Gaffer said despite lodging complaints to the BUSINESS 2

Ministry of Industry, Trade and Tourism, nothing has been done to address their concerns.

He said local cement manufacturers import clinker from Dubai in the United Arab Emirates, which also pushes up cost of production, saying it is discouraging to have such kind of market behaviour.

Shayona Cement Company public relations officer Rownald Mwalweni said they are reluctant to produce to their optimum capacity because of the influx of the cheap imported cement.

He said the company has about 1 300 employees while CPL, according to Gaffer, has about 200 workers who may be at risk of losing their jobs.

LafargeHolcim Malawi officials were not immediately available for comment this week.

But in an earlier interview in May this year, the company’s chairperson Symon Msefula said while they welcome competition, livelihoods and future of more than 5 000 households that depend on the company are threatened due to imports that have created an uneven playing field.

That figure includes 15 transporters, 58 active distributors and 91 employees, according to Msefula.

Southern African Development Community (Sadc) and Common Market for Eastern and Southern Africa (Comesa) rules are unclear on how to regulate such price differentials even as they promote free trade.

In one breath, Article 25 of the Sadc Trade Protocol (STP) states that member States shall implement measures within the community that prohibit unfair business practices.

In the other, it states that member States should promote competition and also provide a framework of trade cooperation based on equity, fair competition and mutual benefit.

On the other hand, Article 51 of Comesa Treaty states that member States recognise that dumping, by which products of a member State are introduced into the commerce of another member State at less than the normal value of the products, be prohibited if it causes or threatens material injury to an established industry in the territory of the other member State or materially retards the establishment of a domestic industry.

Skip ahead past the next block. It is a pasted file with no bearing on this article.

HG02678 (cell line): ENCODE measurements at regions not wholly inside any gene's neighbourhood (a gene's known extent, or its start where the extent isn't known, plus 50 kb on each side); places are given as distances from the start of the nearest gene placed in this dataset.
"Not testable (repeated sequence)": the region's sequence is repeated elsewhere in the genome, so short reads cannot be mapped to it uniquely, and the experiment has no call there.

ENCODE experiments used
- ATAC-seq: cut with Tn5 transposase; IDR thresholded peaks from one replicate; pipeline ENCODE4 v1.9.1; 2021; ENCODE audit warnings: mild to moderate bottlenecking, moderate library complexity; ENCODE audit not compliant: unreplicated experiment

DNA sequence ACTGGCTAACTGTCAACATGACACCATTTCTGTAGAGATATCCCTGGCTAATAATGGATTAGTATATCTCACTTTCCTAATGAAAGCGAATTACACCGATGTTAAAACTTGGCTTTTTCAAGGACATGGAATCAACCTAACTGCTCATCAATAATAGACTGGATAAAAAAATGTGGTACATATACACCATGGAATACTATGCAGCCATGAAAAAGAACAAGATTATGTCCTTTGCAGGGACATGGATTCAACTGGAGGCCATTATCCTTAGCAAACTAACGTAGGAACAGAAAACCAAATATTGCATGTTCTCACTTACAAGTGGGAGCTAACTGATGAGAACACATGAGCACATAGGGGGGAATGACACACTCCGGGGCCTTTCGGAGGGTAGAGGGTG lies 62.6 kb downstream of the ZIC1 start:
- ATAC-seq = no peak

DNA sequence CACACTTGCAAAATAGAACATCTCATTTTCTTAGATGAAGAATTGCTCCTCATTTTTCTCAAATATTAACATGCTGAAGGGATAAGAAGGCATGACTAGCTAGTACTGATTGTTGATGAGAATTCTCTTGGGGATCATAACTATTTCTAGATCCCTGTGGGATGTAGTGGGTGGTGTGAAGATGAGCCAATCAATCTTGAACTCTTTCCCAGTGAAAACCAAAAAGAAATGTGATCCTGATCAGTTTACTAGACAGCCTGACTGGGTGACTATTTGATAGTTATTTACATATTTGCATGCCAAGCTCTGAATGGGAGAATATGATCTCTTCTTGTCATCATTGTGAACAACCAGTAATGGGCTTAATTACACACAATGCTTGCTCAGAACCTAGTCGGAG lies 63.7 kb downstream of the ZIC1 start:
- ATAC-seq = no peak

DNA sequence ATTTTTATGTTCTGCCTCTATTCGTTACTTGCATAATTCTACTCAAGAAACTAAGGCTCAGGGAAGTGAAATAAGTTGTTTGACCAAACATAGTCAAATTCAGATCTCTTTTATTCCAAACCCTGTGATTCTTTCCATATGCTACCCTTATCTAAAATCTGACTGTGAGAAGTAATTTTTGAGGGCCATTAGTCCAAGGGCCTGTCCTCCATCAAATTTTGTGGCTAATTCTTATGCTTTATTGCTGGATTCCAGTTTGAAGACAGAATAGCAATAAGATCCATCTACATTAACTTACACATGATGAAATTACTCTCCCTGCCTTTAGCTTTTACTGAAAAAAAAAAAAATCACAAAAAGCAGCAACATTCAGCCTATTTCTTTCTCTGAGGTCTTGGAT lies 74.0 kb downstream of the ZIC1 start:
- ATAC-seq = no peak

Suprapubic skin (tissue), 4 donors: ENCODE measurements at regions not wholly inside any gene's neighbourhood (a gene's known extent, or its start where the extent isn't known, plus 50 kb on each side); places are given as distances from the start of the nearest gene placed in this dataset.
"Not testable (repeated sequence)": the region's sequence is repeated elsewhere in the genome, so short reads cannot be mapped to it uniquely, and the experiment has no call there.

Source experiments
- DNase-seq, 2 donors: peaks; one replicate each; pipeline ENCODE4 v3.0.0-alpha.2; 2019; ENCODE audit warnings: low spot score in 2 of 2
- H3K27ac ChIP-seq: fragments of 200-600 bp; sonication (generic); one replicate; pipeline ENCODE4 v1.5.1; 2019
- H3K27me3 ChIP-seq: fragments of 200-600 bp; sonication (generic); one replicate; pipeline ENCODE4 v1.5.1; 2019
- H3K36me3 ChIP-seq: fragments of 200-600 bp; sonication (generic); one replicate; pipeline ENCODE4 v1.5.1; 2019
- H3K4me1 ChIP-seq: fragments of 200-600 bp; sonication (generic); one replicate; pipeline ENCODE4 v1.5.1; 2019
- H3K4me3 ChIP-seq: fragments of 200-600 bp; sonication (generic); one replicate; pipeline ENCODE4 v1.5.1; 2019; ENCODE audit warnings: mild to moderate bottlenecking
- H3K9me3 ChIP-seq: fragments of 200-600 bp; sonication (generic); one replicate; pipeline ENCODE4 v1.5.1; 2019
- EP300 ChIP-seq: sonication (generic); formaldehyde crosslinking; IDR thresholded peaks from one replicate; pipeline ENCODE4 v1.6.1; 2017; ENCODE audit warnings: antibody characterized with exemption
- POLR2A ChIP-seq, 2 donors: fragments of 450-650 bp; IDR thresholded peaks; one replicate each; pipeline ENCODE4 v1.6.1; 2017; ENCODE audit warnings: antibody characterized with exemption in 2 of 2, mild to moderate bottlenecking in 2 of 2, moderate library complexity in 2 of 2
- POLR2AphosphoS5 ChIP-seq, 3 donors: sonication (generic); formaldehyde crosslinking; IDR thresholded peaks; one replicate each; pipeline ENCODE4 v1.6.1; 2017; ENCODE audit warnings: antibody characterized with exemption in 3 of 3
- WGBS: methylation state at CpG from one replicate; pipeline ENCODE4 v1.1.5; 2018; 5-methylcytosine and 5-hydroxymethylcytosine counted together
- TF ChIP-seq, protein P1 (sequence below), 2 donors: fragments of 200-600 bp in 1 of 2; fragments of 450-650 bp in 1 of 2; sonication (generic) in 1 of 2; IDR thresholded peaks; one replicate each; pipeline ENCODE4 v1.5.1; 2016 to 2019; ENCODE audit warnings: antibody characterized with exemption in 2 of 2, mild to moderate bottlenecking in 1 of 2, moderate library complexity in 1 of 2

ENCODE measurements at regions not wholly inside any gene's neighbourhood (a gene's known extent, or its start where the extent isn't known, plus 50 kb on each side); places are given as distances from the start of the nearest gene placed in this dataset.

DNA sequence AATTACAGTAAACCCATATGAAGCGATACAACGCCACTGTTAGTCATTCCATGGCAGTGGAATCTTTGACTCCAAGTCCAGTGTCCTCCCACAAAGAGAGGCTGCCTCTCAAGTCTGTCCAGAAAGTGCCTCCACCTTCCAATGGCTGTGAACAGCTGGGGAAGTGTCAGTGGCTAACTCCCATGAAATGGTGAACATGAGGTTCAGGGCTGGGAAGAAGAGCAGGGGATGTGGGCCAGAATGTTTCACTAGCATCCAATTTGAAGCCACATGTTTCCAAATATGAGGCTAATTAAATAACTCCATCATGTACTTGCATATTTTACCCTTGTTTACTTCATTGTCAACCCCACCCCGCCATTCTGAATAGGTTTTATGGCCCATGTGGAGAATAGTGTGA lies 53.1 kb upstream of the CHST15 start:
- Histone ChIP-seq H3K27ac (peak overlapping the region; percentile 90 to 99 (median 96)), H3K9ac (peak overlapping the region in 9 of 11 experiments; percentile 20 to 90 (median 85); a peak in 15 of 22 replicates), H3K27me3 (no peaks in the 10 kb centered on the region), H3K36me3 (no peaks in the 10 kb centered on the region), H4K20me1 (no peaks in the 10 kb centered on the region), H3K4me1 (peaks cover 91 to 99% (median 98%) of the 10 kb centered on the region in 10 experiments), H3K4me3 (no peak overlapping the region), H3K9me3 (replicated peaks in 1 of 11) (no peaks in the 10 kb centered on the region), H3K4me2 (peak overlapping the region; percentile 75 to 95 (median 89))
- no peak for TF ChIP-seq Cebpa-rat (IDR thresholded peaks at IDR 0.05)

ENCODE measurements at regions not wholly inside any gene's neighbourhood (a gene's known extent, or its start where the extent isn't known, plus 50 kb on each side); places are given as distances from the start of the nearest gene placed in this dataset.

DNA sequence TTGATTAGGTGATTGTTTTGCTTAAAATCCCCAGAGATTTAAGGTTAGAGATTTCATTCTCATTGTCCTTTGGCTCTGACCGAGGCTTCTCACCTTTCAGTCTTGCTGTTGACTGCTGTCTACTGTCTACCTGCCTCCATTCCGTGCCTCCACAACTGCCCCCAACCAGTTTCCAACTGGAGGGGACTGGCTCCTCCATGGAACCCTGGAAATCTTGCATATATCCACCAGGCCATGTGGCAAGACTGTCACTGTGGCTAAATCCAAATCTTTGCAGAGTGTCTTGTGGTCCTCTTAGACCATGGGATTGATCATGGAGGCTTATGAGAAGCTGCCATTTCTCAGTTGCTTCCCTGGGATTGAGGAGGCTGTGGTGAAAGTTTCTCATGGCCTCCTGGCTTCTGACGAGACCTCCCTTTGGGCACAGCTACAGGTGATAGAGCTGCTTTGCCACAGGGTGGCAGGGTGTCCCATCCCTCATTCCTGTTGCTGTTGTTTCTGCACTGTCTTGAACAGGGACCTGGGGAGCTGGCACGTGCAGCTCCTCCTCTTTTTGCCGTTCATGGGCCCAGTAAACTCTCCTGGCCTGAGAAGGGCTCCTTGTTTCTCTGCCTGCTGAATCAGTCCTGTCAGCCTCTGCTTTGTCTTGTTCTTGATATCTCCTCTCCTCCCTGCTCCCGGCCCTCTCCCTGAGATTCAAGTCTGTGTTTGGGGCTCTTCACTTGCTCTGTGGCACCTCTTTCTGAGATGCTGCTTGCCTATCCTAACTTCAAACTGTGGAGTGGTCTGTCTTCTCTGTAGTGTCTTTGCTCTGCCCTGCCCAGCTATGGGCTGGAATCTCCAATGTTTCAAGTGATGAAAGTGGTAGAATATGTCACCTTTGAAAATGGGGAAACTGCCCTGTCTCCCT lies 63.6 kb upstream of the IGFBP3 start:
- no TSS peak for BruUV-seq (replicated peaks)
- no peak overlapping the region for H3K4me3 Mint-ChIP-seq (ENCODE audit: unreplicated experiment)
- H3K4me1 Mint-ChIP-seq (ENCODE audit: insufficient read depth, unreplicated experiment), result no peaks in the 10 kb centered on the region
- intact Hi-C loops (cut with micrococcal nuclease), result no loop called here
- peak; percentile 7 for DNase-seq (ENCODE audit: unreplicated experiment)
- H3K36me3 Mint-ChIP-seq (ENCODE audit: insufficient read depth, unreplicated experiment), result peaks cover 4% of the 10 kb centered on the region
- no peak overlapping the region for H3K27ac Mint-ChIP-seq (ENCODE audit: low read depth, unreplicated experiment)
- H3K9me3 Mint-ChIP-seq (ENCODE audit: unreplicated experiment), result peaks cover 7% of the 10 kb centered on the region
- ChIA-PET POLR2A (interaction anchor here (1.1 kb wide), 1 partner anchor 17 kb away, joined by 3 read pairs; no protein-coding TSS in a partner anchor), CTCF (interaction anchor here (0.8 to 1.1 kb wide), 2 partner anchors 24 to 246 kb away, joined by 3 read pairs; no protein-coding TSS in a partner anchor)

The contentious phrase here is “less than the normal value of the products” as determining what the normal value is could be tricky. Indeed, it remains unclear whether the importation of Dangote cement could constitute dumping.

Wiskes Nkombezi, spokesperson for the Ministry of Industry, Trade and Tourism dismissed allegations that the country has become a dumping site for Dangote cement.

“We have been having imported cement for some time now and we see nothing wrong with this imported cement. Let them [local companies] be aggressive enough to claim the market,” he said.

In a separate interview, Consumers Association of Malawi (Cama) executive director John Kapito emphasised the need for government to properly look at protecting the local industry, which he said has created job opportunities for Malawians and contribute towards the growth of the economy.

The issue has attracted the attention of Competition and Fair Trading Commission (CFTC) and its director of consumer welfare and education Lewis Kulisewa yesterday said they received a complaint and have referred the matter to Comesa Competition Commission since the issue involves a company resident in a Comesa member State.

Share This Post

Powered by